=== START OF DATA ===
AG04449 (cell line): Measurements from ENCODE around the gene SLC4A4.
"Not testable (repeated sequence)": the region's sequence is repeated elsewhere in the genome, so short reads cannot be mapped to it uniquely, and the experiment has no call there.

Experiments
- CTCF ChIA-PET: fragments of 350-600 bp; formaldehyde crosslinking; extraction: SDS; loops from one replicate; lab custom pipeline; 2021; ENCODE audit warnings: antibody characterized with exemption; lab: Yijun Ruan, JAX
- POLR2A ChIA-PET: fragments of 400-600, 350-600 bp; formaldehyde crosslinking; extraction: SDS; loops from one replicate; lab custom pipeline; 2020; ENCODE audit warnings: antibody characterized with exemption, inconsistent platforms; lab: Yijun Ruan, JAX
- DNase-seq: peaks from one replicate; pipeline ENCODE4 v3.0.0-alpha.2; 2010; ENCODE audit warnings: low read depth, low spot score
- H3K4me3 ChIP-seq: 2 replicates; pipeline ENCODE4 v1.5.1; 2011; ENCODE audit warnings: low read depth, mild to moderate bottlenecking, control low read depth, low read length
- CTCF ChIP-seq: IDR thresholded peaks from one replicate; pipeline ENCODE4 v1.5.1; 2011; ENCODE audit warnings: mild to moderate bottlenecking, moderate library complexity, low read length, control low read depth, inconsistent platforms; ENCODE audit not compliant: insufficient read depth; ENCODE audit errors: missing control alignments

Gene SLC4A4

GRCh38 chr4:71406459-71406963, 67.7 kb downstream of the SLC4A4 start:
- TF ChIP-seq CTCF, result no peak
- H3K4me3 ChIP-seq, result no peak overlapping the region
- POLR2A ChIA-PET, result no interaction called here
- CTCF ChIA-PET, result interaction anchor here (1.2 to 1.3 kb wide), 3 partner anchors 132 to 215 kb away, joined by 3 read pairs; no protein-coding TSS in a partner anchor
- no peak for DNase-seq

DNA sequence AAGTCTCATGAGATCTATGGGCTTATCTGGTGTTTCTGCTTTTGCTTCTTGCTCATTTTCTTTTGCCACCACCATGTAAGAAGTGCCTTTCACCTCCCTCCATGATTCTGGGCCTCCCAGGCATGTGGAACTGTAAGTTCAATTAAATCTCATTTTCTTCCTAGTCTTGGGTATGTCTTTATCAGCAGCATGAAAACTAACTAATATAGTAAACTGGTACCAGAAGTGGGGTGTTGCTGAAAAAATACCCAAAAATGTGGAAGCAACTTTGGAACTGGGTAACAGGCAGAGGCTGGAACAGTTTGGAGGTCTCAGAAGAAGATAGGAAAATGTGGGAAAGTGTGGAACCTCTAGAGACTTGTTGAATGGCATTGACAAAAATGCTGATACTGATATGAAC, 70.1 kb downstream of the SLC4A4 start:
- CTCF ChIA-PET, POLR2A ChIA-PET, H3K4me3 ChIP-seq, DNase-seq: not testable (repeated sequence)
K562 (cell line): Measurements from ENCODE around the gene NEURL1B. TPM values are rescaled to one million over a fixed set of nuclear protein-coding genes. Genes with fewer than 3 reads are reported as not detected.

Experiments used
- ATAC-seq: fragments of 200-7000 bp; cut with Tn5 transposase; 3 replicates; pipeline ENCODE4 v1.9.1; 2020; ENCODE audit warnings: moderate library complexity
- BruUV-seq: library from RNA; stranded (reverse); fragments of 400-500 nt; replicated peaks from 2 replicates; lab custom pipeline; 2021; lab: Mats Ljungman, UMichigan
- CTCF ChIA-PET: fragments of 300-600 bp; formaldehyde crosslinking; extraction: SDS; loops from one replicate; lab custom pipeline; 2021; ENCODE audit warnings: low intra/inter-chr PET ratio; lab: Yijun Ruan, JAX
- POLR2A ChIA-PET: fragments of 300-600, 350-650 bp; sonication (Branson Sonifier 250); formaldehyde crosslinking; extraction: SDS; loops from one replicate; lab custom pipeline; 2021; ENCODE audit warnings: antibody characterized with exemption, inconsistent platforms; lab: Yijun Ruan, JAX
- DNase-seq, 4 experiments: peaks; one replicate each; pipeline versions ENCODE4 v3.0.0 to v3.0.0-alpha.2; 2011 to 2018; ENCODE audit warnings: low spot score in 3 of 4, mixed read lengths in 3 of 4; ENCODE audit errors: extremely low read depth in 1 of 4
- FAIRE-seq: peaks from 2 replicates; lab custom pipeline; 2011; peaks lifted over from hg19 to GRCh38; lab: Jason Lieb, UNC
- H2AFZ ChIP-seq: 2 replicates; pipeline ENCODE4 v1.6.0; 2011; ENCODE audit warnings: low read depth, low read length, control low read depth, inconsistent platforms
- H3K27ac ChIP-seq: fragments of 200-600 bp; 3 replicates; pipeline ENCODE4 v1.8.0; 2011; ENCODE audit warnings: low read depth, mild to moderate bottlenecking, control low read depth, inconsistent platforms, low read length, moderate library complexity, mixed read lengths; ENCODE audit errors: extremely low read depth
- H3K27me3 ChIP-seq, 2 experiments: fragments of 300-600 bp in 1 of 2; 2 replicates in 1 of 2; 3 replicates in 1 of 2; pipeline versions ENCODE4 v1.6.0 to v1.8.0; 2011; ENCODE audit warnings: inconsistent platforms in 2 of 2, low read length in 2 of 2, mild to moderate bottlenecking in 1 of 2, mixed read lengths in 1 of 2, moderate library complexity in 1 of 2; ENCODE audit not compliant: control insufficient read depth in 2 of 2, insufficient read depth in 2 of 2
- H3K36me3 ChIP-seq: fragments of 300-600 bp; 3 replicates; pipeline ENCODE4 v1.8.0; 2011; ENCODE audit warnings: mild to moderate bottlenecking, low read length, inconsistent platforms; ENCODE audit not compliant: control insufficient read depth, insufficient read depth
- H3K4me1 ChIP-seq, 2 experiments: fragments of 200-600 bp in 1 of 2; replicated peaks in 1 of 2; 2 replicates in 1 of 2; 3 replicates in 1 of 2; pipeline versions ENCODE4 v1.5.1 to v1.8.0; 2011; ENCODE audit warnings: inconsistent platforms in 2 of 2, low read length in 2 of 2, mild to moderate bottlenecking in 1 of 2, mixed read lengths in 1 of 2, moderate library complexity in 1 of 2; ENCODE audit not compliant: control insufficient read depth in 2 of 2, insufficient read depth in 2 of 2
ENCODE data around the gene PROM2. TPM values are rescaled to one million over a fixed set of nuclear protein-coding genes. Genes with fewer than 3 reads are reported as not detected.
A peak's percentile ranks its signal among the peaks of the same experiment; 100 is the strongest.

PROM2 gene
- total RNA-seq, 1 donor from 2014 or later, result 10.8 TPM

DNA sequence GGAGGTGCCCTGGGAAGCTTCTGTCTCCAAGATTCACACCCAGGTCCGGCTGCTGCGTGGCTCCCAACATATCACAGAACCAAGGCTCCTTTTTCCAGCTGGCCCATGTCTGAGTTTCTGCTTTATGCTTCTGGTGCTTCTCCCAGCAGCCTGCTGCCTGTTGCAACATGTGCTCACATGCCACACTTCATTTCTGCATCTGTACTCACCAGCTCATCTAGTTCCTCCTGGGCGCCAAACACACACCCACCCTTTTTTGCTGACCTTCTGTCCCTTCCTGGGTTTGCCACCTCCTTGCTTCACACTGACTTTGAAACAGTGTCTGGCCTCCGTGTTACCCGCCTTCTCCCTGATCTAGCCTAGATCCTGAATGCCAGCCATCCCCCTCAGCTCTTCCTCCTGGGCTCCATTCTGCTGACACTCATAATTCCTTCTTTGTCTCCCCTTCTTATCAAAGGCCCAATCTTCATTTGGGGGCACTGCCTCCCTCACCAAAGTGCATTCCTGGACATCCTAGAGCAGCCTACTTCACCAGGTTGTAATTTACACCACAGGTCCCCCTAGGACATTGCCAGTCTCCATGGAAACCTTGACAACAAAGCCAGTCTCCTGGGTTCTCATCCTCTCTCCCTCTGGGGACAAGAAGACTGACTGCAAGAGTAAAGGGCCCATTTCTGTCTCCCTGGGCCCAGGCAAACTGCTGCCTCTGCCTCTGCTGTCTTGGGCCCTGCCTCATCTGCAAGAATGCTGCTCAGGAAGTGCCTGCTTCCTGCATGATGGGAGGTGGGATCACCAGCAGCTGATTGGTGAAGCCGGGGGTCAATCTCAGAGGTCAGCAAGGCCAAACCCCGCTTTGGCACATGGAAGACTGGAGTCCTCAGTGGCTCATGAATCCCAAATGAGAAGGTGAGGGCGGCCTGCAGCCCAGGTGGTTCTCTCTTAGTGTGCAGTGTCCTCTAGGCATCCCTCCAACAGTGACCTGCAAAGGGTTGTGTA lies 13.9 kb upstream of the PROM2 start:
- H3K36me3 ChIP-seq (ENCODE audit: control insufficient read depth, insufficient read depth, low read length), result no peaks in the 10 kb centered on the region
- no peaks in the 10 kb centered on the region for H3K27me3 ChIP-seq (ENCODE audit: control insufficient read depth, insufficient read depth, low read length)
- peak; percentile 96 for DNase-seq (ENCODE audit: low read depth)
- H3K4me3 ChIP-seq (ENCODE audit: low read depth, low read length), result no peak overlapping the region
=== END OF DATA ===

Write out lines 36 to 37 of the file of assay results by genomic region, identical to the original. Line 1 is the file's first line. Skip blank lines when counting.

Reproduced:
- H3K36me3 ChIP-seq (ENCODE audit: control insufficient read depth, insufficient read depth, low read length), result no peaks in the 10 kb centered on the region
- no peaks in the 10 kb centered on the region for H3K27me3 ChIP-seq (ENCODE audit: control insufficient read depth, insufficient read depth, low read length)